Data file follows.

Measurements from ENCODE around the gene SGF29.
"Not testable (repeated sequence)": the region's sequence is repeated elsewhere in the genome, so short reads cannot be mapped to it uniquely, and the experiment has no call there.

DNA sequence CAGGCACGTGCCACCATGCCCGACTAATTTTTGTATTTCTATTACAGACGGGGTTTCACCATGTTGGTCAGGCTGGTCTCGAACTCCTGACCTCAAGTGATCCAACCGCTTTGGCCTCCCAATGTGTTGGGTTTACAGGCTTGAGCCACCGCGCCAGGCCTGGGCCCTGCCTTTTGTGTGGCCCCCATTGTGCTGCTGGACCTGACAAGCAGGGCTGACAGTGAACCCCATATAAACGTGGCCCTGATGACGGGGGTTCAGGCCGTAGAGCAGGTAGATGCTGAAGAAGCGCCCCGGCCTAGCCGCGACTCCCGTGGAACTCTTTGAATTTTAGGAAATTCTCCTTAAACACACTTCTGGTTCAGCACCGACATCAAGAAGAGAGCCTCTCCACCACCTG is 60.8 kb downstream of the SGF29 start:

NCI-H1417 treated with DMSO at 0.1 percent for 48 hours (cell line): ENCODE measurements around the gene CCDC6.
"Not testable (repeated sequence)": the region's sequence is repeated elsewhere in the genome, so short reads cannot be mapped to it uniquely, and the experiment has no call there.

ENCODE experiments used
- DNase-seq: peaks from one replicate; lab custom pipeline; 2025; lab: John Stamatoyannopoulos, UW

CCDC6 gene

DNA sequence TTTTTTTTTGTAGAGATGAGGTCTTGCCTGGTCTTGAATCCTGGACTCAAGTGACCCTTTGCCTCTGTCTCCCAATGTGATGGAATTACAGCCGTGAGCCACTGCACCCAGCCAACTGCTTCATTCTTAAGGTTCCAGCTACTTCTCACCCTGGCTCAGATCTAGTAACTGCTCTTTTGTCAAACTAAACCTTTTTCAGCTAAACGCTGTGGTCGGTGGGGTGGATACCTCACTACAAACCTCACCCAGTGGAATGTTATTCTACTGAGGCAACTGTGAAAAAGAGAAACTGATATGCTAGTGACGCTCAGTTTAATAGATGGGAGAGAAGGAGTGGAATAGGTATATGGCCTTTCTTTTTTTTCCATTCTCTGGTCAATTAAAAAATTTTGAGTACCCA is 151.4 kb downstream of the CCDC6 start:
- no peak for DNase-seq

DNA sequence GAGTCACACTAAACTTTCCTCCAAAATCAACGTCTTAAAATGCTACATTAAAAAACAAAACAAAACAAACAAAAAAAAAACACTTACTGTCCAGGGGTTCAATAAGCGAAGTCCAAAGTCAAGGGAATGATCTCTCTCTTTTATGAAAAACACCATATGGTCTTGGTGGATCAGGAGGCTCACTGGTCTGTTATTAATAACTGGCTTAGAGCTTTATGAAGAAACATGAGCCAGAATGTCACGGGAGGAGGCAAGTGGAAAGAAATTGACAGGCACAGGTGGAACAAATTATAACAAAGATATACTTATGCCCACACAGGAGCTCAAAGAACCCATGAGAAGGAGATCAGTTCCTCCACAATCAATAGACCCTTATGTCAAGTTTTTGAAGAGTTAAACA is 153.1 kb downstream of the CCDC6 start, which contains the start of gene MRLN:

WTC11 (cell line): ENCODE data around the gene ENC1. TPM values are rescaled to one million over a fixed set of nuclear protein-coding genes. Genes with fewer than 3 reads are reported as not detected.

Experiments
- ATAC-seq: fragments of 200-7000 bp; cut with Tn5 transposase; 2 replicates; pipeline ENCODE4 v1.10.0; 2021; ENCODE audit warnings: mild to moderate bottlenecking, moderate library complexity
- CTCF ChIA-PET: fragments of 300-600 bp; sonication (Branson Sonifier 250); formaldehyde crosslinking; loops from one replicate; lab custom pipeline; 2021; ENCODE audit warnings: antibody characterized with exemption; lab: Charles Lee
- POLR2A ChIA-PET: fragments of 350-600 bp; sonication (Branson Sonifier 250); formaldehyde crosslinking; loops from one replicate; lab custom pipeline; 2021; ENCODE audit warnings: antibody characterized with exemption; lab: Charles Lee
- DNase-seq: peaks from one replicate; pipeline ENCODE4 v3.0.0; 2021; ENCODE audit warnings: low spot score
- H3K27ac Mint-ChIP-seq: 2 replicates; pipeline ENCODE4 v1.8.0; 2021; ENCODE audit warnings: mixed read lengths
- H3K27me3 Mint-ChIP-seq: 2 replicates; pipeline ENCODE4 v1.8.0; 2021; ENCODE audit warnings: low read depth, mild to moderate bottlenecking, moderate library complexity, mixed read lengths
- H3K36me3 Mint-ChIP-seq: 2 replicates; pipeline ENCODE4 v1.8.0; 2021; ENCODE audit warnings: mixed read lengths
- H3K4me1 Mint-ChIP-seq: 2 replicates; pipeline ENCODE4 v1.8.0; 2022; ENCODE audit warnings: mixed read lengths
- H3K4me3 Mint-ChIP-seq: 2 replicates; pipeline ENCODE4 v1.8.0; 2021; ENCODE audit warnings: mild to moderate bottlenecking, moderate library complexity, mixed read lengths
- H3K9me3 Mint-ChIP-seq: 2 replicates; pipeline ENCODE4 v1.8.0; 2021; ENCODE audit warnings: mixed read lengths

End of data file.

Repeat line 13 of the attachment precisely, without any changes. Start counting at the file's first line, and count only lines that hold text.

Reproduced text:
Experiments